The Pink Sari Revolution in India

Thursday, September 05, 2013

Amana Fontanella-Khan tells the story of Sampat Pal and her Gulabi (Pink) Gang, which stands up for women’s rights in India. Poor and illiterate, married around the age of 12, pregnant with her first child at 15, and prohibited from attending school, Sampat Pal has risen to become the leader of a women’s brigade numbering in the tens of thousands. In The Pink Sari Revolution, Fontanella-Khan writes about the struggle for women’s rights in India and shows the impact of the activist work by Sampat Pal and her Pink Gang.


Amana Fontanella-Khan

Comments [2]

tom LI

Since American Feminism has been a failure - perhaps it can succeed in another nation. We can only hope. There is no braver human than a female/s fighting against discrimination in these disgusting, excessively misogynistic regions.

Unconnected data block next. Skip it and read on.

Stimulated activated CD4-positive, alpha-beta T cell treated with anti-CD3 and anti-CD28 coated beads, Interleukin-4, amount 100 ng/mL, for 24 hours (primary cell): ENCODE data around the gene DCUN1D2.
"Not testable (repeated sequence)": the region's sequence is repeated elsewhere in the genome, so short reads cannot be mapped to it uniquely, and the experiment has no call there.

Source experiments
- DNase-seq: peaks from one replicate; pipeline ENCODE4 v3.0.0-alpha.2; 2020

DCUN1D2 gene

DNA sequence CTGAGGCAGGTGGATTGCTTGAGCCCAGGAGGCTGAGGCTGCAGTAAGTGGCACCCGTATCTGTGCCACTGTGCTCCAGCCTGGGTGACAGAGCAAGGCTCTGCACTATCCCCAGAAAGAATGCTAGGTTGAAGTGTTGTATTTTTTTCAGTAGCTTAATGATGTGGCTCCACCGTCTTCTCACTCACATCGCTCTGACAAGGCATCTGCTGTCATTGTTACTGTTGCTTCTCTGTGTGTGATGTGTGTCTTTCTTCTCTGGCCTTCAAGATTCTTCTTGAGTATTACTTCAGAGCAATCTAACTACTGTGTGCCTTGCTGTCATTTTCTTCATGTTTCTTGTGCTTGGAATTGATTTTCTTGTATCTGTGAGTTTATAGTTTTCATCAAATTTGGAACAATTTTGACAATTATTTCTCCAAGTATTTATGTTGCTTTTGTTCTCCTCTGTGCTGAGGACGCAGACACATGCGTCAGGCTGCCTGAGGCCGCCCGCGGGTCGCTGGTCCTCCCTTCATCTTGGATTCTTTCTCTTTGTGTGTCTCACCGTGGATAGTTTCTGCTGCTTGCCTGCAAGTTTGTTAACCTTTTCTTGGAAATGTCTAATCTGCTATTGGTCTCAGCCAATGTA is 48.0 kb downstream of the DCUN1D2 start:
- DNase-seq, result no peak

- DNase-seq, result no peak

Sep. 05 2013 12:44 PM
carolita from carolita

I discovered the Pink Sari Gang when I spotted an older, gray-haired woman in a hot pink sari and reeboks near Bryant Park. Later, I saw another similar outfit, on a mature woman. It surprised me: you don't think of hot pink as an older woman's color. So I wondered if there was a cultural significance, and googled it. I was amazed to find out about the Pink Sari Gang. And very happy and proud for these women. Thank you for covering them.

Sep. 05 2013 12:12 PM

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